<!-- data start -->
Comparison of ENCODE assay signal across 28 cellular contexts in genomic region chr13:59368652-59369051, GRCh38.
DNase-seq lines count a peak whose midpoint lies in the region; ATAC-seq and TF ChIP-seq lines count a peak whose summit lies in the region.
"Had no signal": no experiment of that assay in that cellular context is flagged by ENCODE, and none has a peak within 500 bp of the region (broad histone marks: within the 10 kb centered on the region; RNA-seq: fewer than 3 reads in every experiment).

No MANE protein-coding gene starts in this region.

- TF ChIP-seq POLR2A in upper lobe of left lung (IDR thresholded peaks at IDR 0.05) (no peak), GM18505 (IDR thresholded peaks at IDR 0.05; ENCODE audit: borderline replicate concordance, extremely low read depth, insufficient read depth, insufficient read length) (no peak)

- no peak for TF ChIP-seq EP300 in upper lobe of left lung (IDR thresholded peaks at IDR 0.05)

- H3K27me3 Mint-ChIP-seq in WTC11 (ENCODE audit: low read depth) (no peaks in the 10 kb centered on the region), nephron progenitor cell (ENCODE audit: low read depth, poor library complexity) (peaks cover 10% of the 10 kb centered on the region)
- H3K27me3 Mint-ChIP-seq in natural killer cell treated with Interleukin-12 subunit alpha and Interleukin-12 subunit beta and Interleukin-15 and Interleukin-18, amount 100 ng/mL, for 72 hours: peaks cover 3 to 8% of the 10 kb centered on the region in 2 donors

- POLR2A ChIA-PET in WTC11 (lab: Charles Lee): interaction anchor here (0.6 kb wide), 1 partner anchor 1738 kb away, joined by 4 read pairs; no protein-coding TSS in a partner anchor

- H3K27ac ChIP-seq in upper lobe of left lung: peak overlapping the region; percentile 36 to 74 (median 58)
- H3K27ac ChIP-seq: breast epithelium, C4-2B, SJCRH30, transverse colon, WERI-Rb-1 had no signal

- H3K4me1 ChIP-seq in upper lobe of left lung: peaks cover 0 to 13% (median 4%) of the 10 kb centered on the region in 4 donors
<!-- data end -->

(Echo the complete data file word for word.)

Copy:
Comparison of ENCODE assay signal across 28 cellular contexts in genomic region chr13:59368652-59369051, GRCh38.
DNase-seq lines count a peak whose midpoint lies in the region; ATAC-seq and TF ChIP-seq lines count a peak whose summit lies in the region.
"Had no signal": no experiment of that assay in that cellular context is flagged by ENCODE, and none has a peak within 500 bp of the region (broad histone marks: within the 10 kb centered on the region; RNA-seq: fewer than 3 reads in every experiment).

No MANE protein-coding gene starts in this region.

- TF ChIP-seq POLR2A in upper lobe of left lung (IDR thresholded peaks at IDR 0.05) (no peak), GM18505 (IDR thresholded peaks at IDR 0.05; ENCODE audit: borderline replicate concordance, extremely low read depth, insufficient read depth, insufficient read length) (no peak)

- no peak for TF ChIP-seq EP300 in upper lobe of left lung (IDR thresholded peaks at IDR 0.05)

- H3K27me3 Mint-ChIP-seq in WTC11 (ENCODE audit: low read depth) (no peaks in the 10 kb centered on the region), nephron progenitor cell (ENCODE audit: low read depth, poor library complexity) (peaks cover 10% of the 10 kb centered on the region)
- H3K27me3 Mint-ChIP-seq in natural killer cell treated with Interleukin-12 subunit alpha and Interleukin-12 subunit beta and Interleukin-15 and Interleukin-18, amount 100 ng/mL, for 72 hours: peaks cover 3 to 8% of the 10 kb centered on the region in 2 donors

- POLR2A ChIA-PET in WTC11 (lab: Charles Lee): interaction anchor here (0.6 kb wide), 1 partner anchor 1738 kb away, joined by 4 read pairs; no protein-coding TSS in a partner anchor

- H3K27ac ChIP-seq in upper lobe of left lung: peak overlapping the region; percentile 36 to 74 (median 58)
- H3K27ac ChIP-seq: breast epithelium, C4-2B, SJCRH30, transverse colon, WERI-Rb-1 had no signal

- H3K4me1 ChIP-seq in upper lobe of left lung: peaks cover 0 to 13% (median 4%) of the 10 kb centered on the region in 4 donors